It is time to put a small matter straight with the help of your paper.
We are not twitterers, but it has come to our notice via various websites that Robin Pennie is accused of “being against renewable energy”. This seems to have come about because we have both been actively against industrial wind power on Todmorden Moor.
It really is time to say loud and clear that opposing a renewable energy proposal in the wrong place is not the same as being against all renewables.
We would like to make two observations.
Many people will have grave reservations about a tidal barrage across the River Severn because of the environmental damage that might result. Are these people also to be branded as against all renewables? I very much doubt it. Similarly, it is surely not acceptable to label people who are against wind turbines in a vulnerable moorland eco-system either. It makes no sense.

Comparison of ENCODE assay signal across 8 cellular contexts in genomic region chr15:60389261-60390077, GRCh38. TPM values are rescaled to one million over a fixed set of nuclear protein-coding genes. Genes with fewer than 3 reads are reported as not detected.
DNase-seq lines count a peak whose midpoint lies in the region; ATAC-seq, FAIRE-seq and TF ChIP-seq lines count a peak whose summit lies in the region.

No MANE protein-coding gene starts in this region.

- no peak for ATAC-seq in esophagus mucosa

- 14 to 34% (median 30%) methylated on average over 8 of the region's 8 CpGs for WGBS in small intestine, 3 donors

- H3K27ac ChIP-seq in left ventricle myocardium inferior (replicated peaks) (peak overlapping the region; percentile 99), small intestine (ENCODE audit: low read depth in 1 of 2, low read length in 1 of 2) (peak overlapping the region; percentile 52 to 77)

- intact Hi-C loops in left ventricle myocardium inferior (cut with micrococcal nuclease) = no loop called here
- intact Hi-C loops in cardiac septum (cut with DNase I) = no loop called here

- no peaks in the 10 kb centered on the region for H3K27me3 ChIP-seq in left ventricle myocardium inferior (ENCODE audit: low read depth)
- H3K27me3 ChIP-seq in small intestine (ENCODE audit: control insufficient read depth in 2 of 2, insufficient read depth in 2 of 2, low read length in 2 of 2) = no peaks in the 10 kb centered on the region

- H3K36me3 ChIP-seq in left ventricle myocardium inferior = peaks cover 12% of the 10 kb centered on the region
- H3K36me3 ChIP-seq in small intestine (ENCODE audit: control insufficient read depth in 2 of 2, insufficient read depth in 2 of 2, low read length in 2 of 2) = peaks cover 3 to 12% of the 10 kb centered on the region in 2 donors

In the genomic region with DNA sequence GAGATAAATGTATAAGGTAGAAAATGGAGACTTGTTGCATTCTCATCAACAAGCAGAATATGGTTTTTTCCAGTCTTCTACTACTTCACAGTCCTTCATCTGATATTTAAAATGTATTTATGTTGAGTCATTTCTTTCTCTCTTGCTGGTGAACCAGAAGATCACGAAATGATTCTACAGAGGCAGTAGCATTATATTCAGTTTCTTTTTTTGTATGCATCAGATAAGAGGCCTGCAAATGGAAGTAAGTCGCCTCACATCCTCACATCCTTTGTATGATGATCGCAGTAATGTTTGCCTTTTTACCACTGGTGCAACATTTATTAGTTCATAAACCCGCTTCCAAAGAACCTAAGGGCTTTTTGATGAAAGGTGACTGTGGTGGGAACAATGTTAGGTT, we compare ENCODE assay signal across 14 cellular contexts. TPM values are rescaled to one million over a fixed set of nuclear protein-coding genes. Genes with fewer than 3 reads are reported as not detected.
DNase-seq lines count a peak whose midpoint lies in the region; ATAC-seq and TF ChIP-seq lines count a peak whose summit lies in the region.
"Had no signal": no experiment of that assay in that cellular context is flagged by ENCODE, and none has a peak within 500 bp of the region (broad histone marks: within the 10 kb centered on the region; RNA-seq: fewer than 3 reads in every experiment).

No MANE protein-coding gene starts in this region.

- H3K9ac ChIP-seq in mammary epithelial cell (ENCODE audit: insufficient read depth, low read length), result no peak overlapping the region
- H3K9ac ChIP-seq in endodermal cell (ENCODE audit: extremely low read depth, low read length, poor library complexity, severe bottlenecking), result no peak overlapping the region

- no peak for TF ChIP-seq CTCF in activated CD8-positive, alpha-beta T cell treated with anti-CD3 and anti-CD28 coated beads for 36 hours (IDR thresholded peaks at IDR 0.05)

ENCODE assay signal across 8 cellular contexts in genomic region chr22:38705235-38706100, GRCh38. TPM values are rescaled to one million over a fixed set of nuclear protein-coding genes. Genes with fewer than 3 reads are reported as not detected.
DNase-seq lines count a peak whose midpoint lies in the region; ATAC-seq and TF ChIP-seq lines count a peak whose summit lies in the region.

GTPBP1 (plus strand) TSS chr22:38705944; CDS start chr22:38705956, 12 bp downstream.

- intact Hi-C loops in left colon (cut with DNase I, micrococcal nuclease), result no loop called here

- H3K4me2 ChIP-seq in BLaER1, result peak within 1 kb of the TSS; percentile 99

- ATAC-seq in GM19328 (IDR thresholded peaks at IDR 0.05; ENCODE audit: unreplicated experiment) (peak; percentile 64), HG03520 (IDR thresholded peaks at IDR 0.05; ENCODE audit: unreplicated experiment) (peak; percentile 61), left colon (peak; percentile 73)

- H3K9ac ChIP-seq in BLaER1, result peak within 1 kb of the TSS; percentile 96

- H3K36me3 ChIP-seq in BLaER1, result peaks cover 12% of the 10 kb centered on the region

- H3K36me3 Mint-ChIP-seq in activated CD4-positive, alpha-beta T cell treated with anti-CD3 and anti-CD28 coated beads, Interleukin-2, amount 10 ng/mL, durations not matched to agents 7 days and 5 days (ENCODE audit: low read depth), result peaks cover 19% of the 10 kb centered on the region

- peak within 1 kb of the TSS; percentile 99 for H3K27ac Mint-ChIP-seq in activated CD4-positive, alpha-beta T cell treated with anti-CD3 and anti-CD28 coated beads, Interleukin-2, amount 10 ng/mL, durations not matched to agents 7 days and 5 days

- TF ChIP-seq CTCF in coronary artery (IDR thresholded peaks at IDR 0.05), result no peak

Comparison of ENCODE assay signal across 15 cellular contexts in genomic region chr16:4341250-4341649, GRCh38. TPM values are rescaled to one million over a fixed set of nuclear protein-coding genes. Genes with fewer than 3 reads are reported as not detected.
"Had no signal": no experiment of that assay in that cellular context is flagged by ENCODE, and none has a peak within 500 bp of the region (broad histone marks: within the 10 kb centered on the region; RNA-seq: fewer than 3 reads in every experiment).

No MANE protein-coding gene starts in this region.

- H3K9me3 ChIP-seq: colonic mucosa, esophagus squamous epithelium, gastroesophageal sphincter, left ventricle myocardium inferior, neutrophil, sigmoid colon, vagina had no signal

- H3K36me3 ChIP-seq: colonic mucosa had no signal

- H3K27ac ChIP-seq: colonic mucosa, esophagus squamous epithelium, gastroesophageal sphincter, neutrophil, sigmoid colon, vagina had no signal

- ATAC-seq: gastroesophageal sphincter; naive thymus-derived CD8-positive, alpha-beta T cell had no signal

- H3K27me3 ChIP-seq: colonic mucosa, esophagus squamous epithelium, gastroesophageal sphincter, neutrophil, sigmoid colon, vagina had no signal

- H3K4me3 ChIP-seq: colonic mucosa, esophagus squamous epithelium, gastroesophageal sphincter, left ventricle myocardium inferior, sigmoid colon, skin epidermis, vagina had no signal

Secondly, we are really pleased to see that Finn Jensen, in his recent letter to this paper, says that wind turbines on peat are not a good idea. We so agree with him. As he says, a powerful greenhouse gas, methane, is released when peat is disturbed. So are huge quantities of carbon dioxide, and as the cut edge of the peat is exposed to the air the release of greenhouse gases continues as the precious peat is eroded.
On Todmorden Moor, three of the five huge turbines and access roads, will cut into peat up to one and half metres deep. Of course we objected.
It is so easy to forget the importance of the soil or the peat beneath our feet. It isn’t just “dirt”. On the moors it is life itself – the foundation of a vulnerable moorland ecology that we shouldn’t take for granted, or dig up to access large government subsidies.
Reaching that conclusion does not make us, or anyone else, against renewable energy.
Sarah and Robin Pennie, Todmorden.